Why it’s important to put structure into your job search: Managing an active search. Part 2

Why it’s important to put structure into your job search: Managing an active search. Part 2

Do Your Research

So you’re an expert in your field. In that case you probably already know many of the companies that you compete with – What do you know about them? Would you like to work for them?  Get onto Google, think back to those conferences you’ve attended and put together a list of companies that appeal to you. Talk to us about them and why they interest you.  Chances are we will know them and have some good contacts within the business that we can introduce you to.  If we don’t, we are rather good at making contacts – its what we do!


Recognise your own value

I spoke to a Sales Manager recently within energy efficiency who was a very talented individual and who had closed some significant deals.   We talked it through.  The problem of course is that none of this was expressed on their CV.  Worst still they didn’t seem to realise that the value of a good sales manager is the value of the deals they have closed and the businesses they have done this with.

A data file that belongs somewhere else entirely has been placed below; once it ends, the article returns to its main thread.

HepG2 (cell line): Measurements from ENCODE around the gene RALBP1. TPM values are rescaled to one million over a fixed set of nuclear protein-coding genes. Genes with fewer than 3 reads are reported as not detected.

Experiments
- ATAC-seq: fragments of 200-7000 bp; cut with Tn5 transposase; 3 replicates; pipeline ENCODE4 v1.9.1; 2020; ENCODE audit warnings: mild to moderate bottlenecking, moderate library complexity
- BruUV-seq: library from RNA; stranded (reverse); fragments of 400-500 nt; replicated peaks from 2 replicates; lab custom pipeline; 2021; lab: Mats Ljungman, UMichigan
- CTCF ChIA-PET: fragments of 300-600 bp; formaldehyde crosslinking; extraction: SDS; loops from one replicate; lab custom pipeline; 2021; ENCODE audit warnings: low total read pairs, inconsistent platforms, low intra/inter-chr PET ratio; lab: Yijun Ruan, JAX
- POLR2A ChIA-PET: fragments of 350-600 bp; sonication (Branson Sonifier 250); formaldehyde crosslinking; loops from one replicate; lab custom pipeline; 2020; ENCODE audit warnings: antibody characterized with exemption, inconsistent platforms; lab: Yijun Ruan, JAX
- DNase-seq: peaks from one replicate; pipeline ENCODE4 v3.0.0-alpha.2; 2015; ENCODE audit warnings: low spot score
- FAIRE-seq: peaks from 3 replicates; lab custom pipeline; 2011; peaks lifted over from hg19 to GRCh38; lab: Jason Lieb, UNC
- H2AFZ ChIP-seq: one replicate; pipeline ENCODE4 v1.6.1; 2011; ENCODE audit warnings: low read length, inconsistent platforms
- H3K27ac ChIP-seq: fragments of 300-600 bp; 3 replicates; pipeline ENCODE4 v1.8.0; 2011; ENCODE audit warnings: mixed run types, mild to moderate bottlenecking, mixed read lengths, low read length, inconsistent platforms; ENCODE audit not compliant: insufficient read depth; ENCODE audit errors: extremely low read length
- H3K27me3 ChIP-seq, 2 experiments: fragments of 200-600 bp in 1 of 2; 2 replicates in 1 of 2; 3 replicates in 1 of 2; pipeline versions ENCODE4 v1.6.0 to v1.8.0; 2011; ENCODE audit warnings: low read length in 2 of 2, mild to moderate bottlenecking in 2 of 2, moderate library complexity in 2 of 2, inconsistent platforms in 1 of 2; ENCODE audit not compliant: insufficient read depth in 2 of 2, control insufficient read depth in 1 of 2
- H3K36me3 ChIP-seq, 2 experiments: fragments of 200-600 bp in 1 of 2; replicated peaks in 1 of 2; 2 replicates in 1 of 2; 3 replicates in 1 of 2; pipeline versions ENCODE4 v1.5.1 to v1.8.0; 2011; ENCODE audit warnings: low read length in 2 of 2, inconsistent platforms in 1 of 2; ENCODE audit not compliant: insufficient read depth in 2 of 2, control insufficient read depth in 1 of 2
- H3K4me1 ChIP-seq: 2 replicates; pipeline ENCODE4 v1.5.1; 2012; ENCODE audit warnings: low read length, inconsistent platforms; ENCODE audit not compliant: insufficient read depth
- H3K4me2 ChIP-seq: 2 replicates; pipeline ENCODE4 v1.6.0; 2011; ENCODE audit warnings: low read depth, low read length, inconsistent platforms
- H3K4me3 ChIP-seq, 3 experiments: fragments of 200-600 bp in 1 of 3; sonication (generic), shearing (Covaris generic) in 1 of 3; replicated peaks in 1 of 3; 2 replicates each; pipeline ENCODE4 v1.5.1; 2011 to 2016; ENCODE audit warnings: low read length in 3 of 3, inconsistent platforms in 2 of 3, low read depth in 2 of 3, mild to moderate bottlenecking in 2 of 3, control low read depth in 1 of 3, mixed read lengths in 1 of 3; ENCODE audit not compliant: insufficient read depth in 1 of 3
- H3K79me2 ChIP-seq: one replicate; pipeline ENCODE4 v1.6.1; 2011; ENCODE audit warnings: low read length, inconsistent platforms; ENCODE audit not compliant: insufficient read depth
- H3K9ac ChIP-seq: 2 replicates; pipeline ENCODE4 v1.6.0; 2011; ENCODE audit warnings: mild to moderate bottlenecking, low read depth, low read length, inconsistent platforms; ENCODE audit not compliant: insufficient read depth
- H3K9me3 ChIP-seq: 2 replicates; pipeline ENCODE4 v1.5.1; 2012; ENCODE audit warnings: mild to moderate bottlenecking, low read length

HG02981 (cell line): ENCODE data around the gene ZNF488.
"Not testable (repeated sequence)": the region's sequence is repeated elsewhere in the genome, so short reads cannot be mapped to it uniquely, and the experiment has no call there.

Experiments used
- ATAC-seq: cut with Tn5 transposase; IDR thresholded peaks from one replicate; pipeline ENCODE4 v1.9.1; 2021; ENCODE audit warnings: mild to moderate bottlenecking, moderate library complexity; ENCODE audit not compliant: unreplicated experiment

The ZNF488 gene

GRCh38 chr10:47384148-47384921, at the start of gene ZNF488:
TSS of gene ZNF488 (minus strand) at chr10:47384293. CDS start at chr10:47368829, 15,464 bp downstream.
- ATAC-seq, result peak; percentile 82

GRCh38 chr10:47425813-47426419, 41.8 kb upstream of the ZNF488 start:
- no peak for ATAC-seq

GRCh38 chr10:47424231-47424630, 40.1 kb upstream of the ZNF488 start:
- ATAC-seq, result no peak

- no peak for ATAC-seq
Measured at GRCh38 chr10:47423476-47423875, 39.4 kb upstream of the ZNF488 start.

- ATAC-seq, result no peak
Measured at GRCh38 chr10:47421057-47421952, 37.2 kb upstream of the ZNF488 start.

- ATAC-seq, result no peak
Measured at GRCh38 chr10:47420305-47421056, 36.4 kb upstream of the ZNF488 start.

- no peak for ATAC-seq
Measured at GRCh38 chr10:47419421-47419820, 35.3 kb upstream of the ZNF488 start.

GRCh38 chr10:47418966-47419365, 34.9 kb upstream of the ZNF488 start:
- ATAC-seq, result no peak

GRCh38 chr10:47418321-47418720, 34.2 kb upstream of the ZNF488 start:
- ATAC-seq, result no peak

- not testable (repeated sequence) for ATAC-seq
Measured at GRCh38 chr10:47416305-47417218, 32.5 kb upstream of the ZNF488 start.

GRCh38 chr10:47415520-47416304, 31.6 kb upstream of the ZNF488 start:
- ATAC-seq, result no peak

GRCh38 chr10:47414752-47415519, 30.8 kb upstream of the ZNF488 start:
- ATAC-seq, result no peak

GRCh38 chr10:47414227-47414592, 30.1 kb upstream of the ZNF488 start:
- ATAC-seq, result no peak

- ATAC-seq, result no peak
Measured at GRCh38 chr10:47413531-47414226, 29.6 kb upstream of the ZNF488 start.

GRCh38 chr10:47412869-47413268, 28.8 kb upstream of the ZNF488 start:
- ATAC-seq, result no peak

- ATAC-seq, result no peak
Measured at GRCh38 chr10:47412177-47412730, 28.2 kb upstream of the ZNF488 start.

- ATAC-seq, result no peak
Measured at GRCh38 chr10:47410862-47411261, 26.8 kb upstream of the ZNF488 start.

If you have certain qualifications, a track record in business development, were the first person to build a 10MW solar park etc. you need to shout about it and communicate this effectively through out your job search. When we work with candidates, we take time to talk this through so we can represent them in the best light and give the best chance possible for being selected to interview. 

You should know your own value.


Keep track of your applications

There is nothing more frustrating for a recruiter who is working tirelessly on behalf of a candidate to find out from a client that they have already received the CV.  Quite recently I spoke to one candidate about a specific role with a specific organisation and we agreed that I would introduce their CV. The candidate had sight of a branded job specification and a link to a website as well as being told first hand who the business was and what they were looking to recruit.  After sending the CV the client informed me that they had already received the CV four times and were not interested. 


Now I appreciate that there are some unscrupulous recruitment consultants operating that darken the industry but this sort of event is something that can be avoided by ensuring you keep track of your applications.


Create a spreadsheet. List the companies you’ve approached and when – then you can chase for feedback and make sure you don’t send your CV out twice.  What view do you think an employer would have of you if they have received your CV on numerous occasions? Yes, you’re quite right.  Your CV becomes diluted.  You look desperate. You can stop that happening of course.

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